- If it is necessary for the business operator to be closer than 6 feet to the client, the operator must wear a protective mask.
- All equipment used by the business operator or client must be sanitized between uses.
- All business operators must exercise proper hand sanitizing at all times.
The Commissioners Court said that could mean businesses such as Daron Bilyeu’s Sulphur Springs ATA could offer services as a closed business, provided all other conditions are met.
Bilyeu, prior to the official signing of the disaster declaration, asked the court to consider the impact their decisions would have on many other small businesses including those offering martial arts, dance and gymnastics. He said for 6 weeks his business has been closed to the public. He has been able to offer some services online via Zoom, but has seen a sharp decline in students, which impacts his business financially. Not only does his business offer the services, but they are an outlet for youth who need things to do now that they are not in a traditional classroom.
Bilyeu asked for some guidance and clarification as the Governor’s Order did not expressly address his type of business. Sulphur Springs ATA had already implements several health safety measures in the normal course of business and had planned additional steps to fit COVID-19 guidelines, including reducing the class sizes to fit the distancing criteria. Industrial grade cleaners are used to disinfect after each class. Students work in a big area. Parents would be asked not to enter the building, and they numbers would be kept in accordance with the law. Families with adults age 65 and over who raise children will be encouraged to remain at home, and students not comfortable with attending at this time would still be able to receive online services.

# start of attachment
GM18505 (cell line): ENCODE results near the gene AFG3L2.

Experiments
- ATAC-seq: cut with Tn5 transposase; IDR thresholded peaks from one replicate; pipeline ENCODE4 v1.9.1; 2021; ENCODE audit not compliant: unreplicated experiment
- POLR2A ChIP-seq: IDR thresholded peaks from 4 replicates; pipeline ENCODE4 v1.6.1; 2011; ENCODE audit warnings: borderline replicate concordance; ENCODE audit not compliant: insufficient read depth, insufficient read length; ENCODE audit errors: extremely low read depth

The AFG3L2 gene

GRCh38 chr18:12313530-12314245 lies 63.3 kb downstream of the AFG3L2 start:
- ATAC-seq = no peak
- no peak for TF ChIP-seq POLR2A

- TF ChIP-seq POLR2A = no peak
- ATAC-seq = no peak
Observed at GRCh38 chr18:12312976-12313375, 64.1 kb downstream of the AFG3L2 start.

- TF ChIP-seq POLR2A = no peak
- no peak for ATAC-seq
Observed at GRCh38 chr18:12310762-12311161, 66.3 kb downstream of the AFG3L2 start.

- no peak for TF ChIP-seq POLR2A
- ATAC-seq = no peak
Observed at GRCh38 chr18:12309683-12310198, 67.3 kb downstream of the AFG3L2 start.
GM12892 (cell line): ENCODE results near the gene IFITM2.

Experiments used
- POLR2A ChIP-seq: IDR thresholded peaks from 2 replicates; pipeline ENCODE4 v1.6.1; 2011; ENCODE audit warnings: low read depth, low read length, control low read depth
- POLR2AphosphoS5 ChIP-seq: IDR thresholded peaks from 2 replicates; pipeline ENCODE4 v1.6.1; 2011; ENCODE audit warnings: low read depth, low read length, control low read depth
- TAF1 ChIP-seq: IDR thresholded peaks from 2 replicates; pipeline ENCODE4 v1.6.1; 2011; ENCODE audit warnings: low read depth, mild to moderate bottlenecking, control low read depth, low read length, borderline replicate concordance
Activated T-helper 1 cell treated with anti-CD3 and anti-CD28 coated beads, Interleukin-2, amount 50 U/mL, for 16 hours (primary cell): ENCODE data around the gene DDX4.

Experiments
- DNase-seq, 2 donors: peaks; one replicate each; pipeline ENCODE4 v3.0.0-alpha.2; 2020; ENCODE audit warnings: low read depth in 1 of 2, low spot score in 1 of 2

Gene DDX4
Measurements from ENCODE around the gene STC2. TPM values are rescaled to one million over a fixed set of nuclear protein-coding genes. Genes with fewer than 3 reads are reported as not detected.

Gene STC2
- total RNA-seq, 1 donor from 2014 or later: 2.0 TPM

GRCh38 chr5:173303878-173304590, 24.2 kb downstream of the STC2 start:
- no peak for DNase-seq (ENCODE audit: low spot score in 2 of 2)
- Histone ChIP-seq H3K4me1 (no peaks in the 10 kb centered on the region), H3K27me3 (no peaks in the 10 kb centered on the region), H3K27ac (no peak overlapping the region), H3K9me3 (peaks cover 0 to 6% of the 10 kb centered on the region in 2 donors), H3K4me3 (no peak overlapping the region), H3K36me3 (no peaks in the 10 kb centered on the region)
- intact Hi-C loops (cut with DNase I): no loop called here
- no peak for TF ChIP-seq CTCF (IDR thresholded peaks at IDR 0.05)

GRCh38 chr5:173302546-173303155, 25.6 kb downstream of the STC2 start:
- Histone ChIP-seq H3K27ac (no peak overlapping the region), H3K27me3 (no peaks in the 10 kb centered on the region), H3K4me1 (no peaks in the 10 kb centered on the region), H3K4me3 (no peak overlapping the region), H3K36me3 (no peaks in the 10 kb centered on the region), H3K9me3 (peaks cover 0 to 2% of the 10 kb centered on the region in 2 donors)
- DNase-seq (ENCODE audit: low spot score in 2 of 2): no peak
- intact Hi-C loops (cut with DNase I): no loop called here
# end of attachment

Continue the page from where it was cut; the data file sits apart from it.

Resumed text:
County Judge Robert Newsom said the decisions were not made lightly, but after being up much of the night, and taking into consideration the many calls and messages he and the court had received regarding the impact of the declaration on local businesses.
Newsom said he also consulted with the county attorney regarding the potential legal aspects of the declaration, and taking into account the plans issued by both the President and Governor to re-open the country and state, and the Texans Helping Texans guide issued by the state.
County Attorney Dusty Rabe said this could leave up to hair salons whether to open as a “locked business” not open to the public but available by appointment provided all protocols are followed. She said she feels local law enforcement would not impose any penalties, but could not speak for administrative licensing oversight. They could potentially face administrative licensing fines, but with the county order in place and all protocol followed, did not see any local criminal cases being filed.
“The Court must follow the Governor’s directive. However, some of the directives are open to interpretation. If done well, you can keep citizens safety in mind while balancing economic impact,” Precinct 1 Commissioner Mickey Barter said.
Texas Department of Licensing and Regulation at about 3 1/2 hours later, however, issued a clear warning that cosmetology salons, nail salons, estheticians, mini-salons and massage therapy establishments are to remain closed.
While some contend some of these businesses can be considered sole proprietorships, TDLR, stated clearly, even these types of salons and establishments that are sole proprietorships, are to remain closed, as specifically stated in the Governor’s Executive Order GA-18 on April 27. As stipulated in GA-18, the Governor’s Order overrides all local and county orders, TDLR reminds